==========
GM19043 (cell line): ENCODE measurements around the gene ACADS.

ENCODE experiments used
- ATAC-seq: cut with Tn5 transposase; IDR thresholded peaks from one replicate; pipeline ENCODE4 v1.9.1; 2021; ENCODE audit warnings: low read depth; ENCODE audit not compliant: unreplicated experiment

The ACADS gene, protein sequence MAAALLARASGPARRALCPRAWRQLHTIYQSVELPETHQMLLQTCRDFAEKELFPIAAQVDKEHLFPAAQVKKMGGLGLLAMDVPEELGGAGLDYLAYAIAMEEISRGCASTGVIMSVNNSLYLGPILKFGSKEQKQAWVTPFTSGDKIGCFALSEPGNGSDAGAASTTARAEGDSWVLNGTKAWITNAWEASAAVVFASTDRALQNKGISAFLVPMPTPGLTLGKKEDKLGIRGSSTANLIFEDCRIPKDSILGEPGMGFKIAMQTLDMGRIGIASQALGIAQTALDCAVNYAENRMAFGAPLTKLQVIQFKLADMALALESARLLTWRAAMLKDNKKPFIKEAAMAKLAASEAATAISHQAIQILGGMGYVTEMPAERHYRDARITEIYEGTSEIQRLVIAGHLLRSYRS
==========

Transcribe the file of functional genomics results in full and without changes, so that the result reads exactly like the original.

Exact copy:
GM19043 (cell line): ENCODE measurements around the gene ACADS.

ENCODE experiments used
- ATAC-seq: cut with Tn5 transposase; IDR thresholded peaks from one replicate; pipeline ENCODE4 v1.9.1; 2021; ENCODE audit warnings: low read depth; ENCODE audit not compliant: unreplicated experiment

The ACADS gene, protein sequence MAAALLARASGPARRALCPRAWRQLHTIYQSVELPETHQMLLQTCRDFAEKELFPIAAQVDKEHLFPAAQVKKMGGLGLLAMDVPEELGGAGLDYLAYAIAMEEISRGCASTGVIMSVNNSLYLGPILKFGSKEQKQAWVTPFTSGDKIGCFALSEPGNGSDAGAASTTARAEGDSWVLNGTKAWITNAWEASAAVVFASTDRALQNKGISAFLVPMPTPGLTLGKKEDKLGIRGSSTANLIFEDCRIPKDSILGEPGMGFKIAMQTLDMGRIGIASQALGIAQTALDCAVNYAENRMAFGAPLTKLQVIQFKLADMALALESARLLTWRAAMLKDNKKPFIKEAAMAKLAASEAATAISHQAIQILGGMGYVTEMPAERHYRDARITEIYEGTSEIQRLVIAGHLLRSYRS